What Is a Motion to Suppress Evidence? How Is It Done?
Perhaps you or a loved one was stopped while driving or arrested on foot, and then searched. The officer may have found something on one’s person or in one’s car. Maybe one’s home was searched, with or without a warrant. The evidence found is evidence of a crime and perhaps it was obtained illegally.The Gist of this Article: A motion to suppress evidence is a request for the judge to consider the legal standards for lawful search and seizure, compare those to how evidence was obtained in your case and then decide whether to order such evidence excluded from being admitted. If such an order is granted, the prosecution may have no evidence to prove a crime took place and the case will be dismissed.
However, a motion to suppress can be based on a wide range of scenarios. This article is intended to address not only examples of when such a motion generally may be made, but a few of the general procedural guidelines that control how the motion is handled.
A motion to suppress evidence be based on an unduly prolonged detention without a reasonable suspicion defendant was engaged in criminal activity or armed (see Rodriguez v. U.S. Supreme Court (No. 13-9972, April 21, 2015, 2015 DJDAR 4311), a pat-down or frisk of a person when officer safety was not at risk (see Terry v. Ohio (1968) 392 U.S. 1), a search of a home (Payton v. New York (1980) 445 U.S. 573, 576, 100 S. Ct. 1371), residence or a building with or, without a warrant; boxes or packages opened by police; or a vehicle search.
The motion could also be based on the police exceeding the scope of consent of the home owner or vehicle owner, or in exceeding the scope of a warrant.
The underlying grounds for such a motion is the unlawful invasion of a person’s reasonable expectation of privacy in his or her property without a warrant or without an applicable exception to the warrant requirement (see the Fourth, Fifth and Fourteenth Amendments to the U.S. Constitution). People v. Johnson (2006) 38 Cal.4th 717, 723; People v. Williams (1999) 20 Cal.4th 119, 136. For an exception to the warrant requirement to apply, the police officer must have a reasonable belief that there was reasonable cause for a warrantless arrest. U.S. v. Watson (1975) 423 U.S. 411, 417, 96 S. Ct. 820. This is often not apparent from even a thorough reading of the police report.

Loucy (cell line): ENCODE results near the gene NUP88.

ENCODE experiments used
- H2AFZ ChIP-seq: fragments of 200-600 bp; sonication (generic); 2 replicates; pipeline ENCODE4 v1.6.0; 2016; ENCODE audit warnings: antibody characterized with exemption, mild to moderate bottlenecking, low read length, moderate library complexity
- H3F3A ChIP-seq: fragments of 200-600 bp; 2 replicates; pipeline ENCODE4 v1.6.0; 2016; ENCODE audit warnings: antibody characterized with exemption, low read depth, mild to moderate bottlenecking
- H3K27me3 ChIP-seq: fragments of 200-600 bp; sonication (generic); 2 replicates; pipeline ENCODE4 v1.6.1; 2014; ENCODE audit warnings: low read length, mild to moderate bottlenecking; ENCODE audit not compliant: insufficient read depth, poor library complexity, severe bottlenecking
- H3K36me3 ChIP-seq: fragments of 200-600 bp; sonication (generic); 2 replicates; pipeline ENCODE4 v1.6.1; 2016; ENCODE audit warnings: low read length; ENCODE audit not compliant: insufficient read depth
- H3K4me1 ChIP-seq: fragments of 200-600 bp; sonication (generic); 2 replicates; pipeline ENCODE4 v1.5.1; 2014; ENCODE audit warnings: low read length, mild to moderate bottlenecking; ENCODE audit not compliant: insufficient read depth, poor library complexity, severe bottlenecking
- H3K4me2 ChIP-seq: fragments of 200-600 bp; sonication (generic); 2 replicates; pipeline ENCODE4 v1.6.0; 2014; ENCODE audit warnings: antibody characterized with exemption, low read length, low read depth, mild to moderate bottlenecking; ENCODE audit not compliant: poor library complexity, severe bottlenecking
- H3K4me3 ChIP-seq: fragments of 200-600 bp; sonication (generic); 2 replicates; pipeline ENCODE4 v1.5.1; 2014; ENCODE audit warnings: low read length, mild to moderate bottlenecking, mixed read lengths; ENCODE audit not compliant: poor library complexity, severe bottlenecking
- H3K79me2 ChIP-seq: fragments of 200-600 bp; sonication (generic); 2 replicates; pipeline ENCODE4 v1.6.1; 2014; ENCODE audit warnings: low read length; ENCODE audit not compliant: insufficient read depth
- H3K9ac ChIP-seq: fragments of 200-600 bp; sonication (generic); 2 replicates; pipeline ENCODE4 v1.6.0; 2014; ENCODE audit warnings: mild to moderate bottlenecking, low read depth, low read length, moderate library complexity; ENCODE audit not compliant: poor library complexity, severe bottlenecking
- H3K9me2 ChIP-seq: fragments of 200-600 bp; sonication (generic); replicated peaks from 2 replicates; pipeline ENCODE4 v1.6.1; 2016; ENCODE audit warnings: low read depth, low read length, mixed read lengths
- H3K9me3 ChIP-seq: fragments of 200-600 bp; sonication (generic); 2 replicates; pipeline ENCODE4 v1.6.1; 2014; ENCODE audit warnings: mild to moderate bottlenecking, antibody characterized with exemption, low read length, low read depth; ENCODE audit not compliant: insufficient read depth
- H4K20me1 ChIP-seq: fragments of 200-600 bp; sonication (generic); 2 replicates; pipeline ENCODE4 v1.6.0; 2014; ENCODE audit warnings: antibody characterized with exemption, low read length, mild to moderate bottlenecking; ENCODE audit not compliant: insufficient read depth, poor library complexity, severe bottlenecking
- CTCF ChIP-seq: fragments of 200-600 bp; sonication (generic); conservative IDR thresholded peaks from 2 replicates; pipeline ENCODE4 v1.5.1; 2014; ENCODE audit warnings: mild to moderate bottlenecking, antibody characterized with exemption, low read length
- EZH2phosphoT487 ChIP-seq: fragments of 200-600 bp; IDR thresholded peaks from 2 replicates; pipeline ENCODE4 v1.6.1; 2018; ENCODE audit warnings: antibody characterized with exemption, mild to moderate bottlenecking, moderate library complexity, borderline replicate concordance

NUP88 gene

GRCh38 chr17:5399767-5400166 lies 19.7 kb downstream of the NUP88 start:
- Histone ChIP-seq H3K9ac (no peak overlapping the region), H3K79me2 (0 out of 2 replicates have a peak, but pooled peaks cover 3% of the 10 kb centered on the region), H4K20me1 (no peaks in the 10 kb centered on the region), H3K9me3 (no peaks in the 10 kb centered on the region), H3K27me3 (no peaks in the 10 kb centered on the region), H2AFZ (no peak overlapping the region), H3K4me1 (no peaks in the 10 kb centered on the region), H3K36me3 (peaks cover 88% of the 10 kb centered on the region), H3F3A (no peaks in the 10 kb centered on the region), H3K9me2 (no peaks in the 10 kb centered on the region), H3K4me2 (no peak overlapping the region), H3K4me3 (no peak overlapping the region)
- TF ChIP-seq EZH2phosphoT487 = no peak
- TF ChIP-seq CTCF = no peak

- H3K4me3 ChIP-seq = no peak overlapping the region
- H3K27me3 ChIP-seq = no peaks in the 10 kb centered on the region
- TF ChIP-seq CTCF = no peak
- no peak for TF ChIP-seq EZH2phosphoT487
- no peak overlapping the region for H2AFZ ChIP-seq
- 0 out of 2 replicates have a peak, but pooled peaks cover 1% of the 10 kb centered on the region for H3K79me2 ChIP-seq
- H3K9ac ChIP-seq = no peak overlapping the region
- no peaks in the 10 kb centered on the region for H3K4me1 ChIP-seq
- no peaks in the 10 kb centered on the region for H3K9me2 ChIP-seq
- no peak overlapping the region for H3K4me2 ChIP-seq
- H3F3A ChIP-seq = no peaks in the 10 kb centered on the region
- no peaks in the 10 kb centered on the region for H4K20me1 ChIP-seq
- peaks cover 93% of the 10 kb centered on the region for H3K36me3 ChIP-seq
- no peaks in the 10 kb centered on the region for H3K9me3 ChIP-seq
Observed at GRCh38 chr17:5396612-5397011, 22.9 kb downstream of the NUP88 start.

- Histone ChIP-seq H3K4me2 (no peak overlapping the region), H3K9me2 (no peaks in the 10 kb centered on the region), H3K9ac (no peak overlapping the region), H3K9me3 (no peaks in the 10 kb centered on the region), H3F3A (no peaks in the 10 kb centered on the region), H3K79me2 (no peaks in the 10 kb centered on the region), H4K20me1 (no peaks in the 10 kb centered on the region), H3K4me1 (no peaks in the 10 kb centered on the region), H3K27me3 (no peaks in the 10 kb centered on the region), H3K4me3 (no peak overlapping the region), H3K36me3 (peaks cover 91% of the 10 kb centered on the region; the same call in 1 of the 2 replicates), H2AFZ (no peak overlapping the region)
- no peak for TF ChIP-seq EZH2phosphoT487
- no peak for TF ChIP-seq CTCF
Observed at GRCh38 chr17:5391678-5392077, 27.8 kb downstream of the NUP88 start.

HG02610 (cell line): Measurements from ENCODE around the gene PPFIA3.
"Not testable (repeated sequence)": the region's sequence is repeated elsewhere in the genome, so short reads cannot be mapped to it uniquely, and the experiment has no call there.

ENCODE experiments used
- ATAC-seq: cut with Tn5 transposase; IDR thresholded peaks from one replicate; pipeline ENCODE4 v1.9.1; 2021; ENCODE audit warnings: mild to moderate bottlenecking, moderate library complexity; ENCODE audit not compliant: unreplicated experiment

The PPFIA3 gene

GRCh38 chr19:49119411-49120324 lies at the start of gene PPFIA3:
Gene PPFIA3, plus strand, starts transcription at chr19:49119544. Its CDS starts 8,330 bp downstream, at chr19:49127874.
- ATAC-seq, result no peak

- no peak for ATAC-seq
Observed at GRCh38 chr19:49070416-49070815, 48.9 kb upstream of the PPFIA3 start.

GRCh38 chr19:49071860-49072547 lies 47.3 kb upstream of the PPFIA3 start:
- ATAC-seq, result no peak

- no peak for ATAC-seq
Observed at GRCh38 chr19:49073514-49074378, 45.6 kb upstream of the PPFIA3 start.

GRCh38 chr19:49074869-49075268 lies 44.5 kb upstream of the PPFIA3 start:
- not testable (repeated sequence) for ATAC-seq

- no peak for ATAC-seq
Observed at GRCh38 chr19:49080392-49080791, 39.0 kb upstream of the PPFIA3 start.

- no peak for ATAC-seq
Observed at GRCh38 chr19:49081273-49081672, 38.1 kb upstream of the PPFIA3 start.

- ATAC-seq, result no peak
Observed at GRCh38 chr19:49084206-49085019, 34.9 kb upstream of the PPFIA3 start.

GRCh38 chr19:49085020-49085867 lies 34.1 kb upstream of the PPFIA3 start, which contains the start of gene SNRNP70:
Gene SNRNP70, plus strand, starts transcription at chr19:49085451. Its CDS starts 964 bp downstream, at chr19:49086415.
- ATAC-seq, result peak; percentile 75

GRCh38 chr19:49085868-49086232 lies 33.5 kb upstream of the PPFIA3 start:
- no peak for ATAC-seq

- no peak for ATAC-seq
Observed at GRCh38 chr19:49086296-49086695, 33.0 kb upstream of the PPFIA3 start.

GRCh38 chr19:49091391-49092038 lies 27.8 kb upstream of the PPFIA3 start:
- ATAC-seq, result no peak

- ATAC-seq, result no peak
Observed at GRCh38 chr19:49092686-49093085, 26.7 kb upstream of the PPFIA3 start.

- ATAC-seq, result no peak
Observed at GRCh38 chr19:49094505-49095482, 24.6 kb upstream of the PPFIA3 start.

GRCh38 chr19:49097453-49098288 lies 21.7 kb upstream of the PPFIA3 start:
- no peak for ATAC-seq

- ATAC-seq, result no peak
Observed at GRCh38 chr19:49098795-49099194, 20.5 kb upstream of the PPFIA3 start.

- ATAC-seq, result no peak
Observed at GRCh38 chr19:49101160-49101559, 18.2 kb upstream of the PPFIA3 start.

The motion then challenges the admissibility of all other evidence allegedly recovered as a result of the alleged Constitutional violation.
If no warrant was used by police, the motion itself should state that the search was conducted without a warrant and thus, is presumptively unconstitutional. The motion should not then discuss why any one or many of the multiple exceptions to the warrant requirement do not apply.
If a warrant was relied upon by police, the motion should attach the warrant to the motion, but argue that police exceeded the scope of the warrant or that the warrant relied upon hearsay information from other police sources and thus, defendant requests that the sources be produced in court (People v. Harvey (1958) 156 Cal.App.2d 516; People v. Madden (1970) 2 Cal.3d 1017).
When filing such a motion in a misdemeanor case, it is smart to check the court’s local rules (i.e. in Los Angeles County) concerning filing the motion with proper notice given to the prosecutor and filing it far enough in advance of the hearing date. On a felony case, ten days of notice is required to provide the prosecutor time to assemble witnesses for the hearing. In both felony and misdemeanor cases, written notice of filing such a motion is required. People v. Lewis (1977) 71 Cal.App.3d 817. If the motion is to be heard at the preliminary hearing, however, just five days written notice is required. Penal Code § 1538.5(f).
The notice of the motion should state in detain what evidence defendant asks the judge to order suppressed. People v. Manning (1973) 33 Cal.App.3d 586. Many attorneys simply state “all evidence seized or collected, including statements, following . . .” This is fine for most courts, but such a general phrase is not good enough in Orange County (Orange Superior Court Rule 800(E)(1)(b)), so it is best in Orange County to be far more specific.
As one can see from the discussion above, preparing and filing a motion to suppress evidence must be done carefully. It is not a do-it-yourself (DIY) project for a non-attorney and even for licensed attorneys, it requires precise language and strict adherence to procedural rules.
For more information about suppression of evidence in general, please click on the following articles: